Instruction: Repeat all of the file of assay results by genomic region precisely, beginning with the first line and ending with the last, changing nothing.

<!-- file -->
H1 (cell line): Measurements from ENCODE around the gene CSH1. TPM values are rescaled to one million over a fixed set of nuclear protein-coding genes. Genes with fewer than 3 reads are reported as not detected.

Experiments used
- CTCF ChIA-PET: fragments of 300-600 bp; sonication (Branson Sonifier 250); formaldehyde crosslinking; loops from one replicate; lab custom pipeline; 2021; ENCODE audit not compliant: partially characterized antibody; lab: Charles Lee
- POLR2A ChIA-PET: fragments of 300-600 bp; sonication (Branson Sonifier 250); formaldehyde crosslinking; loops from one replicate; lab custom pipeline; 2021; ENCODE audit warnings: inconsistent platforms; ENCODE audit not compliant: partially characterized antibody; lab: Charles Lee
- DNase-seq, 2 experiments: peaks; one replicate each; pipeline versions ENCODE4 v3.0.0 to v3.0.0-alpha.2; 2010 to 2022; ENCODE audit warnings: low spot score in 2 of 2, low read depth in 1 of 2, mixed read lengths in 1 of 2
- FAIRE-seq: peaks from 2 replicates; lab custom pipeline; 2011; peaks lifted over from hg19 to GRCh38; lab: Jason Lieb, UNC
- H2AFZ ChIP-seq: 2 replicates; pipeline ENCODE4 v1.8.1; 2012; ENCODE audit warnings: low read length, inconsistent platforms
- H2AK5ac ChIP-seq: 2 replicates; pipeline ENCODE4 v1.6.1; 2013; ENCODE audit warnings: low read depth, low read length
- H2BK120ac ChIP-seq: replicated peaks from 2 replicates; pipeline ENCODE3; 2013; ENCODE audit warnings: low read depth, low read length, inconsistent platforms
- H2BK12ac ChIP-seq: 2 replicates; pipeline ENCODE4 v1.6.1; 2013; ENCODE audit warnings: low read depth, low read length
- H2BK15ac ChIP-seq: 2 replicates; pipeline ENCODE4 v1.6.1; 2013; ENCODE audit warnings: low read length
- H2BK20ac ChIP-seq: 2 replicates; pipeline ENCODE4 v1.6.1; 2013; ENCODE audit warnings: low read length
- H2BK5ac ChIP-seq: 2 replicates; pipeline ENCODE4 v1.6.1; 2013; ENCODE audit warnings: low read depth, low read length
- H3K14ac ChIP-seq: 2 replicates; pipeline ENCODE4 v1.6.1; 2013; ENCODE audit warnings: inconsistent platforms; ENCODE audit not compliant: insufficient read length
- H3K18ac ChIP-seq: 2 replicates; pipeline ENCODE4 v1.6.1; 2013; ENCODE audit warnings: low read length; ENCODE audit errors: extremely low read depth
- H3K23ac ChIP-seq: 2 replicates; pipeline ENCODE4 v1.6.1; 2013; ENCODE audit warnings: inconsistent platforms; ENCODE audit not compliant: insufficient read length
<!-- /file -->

H1 (cell line): Measurements from ENCODE around the gene CSH1. TPM values are rescaled to one million over a fixed set of nuclear protein-coding genes. Genes with fewer than 3 reads are reported as not detected.

Experiments used
- CTCF ChIA-PET: fragments of 300-600 bp; sonication (Branson Sonifier 250); formaldehyde crosslinking; loops from one replicate; lab custom pipeline; 2021; ENCODE audit not compliant: partially characterized antibody; lab: Charles Lee
- POLR2A ChIA-PET: fragments of 300-600 bp; sonication (Branson Sonifier 250); formaldehyde crosslinking; loops from one replicate; lab custom pipeline; 2021; ENCODE audit warnings: inconsistent platforms; ENCODE audit not compliant: partially characterized antibody; lab: Charles Lee
- DNase-seq, 2 experiments: peaks; one replicate each; pipeline versions ENCODE4 v3.0.0 to v3.0.0-alpha.2; 2010 to 2022; ENCODE audit warnings: low spot score in 2 of 2, low read depth in 1 of 2, mixed read lengths in 1 of 2
- FAIRE-seq: peaks from 2 replicates; lab custom pipeline; 2011; peaks lifted over from hg19 to GRCh38; lab: Jason Lieb, UNC
- H2AFZ ChIP-seq: 2 replicates; pipeline ENCODE4 v1.8.1; 2012; ENCODE audit warnings: low read length, inconsistent platforms
- H2AK5ac ChIP-seq: 2 replicates; pipeline ENCODE4 v1.6.1; 2013; ENCODE audit warnings: low read depth, low read length
- H2BK120ac ChIP-seq: replicated peaks from 2 replicates; pipeline ENCODE3; 2013; ENCODE audit warnings: low read depth, low read length, inconsistent platforms
- H2BK12ac ChIP-seq: 2 replicates; pipeline ENCODE4 v1.6.1; 2013; ENCODE audit warnings: low read depth, low read length
- H2BK15ac ChIP-seq: 2 replicates; pipeline ENCODE4 v1.6.1; 2013; ENCODE audit warnings: low read length
- H2BK20ac ChIP-seq: 2 replicates; pipeline ENCODE4 v1.6.1; 2013; ENCODE audit warnings: low read length
- H2BK5ac ChIP-seq: 2 replicates; pipeline ENCODE4 v1.6.1; 2013; ENCODE audit warnings: low read depth, low read length
- H3K14ac ChIP-seq: 2 replicates; pipeline ENCODE4 v1.6.1; 2013; ENCODE audit warnings: inconsistent platforms; ENCODE audit not compliant: insufficient read length
- H3K18ac ChIP-seq: 2 replicates; pipeline ENCODE4 v1.6.1; 2013; ENCODE audit warnings: low read length; ENCODE audit errors: extremely low read depth
- H3K23ac ChIP-seq: 2 replicates; pipeline ENCODE4 v1.6.1; 2013; ENCODE audit warnings: inconsistent platforms; ENCODE audit not compliant: insufficient read length